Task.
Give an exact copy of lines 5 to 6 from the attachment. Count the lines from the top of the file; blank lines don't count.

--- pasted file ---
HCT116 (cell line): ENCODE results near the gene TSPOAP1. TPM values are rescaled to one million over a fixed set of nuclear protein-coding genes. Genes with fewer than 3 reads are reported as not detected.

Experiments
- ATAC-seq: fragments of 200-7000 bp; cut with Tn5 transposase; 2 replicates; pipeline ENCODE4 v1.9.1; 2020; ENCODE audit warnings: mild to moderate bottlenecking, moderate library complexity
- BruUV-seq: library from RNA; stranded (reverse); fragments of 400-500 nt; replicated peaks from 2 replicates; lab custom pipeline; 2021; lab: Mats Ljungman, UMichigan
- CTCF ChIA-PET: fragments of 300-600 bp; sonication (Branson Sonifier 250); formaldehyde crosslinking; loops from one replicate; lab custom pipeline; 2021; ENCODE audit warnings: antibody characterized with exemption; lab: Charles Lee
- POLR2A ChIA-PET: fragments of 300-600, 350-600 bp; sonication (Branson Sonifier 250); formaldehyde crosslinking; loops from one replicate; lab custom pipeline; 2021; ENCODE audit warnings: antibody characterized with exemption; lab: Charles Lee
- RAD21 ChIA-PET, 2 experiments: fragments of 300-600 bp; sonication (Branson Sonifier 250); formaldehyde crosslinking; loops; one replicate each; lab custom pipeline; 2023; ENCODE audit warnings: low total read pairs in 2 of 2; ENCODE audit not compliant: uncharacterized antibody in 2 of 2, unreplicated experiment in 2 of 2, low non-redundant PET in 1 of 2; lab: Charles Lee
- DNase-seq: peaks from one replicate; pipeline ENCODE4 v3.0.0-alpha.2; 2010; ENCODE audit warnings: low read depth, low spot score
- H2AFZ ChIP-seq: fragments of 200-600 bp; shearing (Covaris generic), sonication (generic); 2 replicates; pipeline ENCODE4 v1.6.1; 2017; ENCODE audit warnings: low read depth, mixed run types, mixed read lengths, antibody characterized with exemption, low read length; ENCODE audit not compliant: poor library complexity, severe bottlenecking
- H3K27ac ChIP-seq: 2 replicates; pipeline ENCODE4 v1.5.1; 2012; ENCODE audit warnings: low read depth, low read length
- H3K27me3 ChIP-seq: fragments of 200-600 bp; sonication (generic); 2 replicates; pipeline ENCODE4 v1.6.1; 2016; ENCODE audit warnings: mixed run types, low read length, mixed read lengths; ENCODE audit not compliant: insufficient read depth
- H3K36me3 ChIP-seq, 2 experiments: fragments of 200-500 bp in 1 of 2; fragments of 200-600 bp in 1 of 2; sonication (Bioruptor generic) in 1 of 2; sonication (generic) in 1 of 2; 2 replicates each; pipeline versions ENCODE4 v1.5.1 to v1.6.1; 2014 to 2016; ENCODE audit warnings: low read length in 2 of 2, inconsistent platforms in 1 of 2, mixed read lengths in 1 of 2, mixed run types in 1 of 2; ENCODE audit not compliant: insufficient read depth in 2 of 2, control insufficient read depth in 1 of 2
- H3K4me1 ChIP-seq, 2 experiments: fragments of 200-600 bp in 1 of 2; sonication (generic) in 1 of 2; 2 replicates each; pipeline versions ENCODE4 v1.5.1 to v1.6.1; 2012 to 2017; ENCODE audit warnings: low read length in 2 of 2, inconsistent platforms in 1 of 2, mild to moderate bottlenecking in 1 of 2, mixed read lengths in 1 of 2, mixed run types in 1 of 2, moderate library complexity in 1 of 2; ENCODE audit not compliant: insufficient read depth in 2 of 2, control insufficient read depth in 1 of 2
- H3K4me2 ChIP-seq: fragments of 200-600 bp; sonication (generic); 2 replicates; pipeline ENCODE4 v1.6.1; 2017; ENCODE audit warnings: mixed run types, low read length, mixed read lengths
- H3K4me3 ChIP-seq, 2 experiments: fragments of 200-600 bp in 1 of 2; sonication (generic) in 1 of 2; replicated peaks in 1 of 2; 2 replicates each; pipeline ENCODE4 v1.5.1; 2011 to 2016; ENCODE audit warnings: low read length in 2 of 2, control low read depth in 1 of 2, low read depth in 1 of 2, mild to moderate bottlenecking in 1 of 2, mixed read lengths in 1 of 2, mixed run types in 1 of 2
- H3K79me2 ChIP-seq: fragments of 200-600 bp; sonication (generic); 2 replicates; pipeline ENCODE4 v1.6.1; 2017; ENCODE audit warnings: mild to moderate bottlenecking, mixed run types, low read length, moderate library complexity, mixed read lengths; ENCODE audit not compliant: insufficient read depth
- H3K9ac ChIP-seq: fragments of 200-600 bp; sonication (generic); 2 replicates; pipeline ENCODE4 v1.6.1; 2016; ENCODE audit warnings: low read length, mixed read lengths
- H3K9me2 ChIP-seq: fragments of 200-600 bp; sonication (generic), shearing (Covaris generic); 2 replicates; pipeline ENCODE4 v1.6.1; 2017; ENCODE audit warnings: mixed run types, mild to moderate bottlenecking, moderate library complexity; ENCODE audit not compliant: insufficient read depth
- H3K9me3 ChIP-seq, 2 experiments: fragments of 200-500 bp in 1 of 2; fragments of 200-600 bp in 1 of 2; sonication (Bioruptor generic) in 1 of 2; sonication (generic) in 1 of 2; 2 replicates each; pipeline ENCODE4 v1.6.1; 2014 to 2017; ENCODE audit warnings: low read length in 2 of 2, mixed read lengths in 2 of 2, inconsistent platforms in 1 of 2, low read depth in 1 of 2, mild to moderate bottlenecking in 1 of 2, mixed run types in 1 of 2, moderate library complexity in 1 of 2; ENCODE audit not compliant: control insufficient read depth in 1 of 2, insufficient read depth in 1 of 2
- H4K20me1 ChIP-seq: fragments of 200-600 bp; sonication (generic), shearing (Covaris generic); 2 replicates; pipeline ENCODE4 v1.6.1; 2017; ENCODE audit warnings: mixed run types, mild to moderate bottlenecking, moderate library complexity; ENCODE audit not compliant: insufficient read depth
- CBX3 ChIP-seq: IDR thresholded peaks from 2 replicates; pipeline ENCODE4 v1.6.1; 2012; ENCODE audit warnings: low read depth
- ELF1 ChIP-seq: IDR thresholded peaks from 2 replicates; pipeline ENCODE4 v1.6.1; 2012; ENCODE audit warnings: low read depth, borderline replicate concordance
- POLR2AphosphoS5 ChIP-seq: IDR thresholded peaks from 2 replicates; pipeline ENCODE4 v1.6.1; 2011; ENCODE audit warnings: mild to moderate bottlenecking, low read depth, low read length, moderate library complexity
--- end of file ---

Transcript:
- CTCF ChIA-PET: fragments of 300-600 bp; sonication (Branson Sonifier 250); formaldehyde crosslinking; loops from one replicate; lab custom pipeline; 2021; ENCODE audit warnings: antibody characterized with exemption; lab: Charles Lee
- POLR2A ChIA-PET: fragments of 300-600, 350-600 bp; sonication (Branson Sonifier 250); formaldehyde crosslinking; loops from one replicate; lab custom pipeline; 2021; ENCODE audit warnings: antibody characterized with exemption; lab: Charles Lee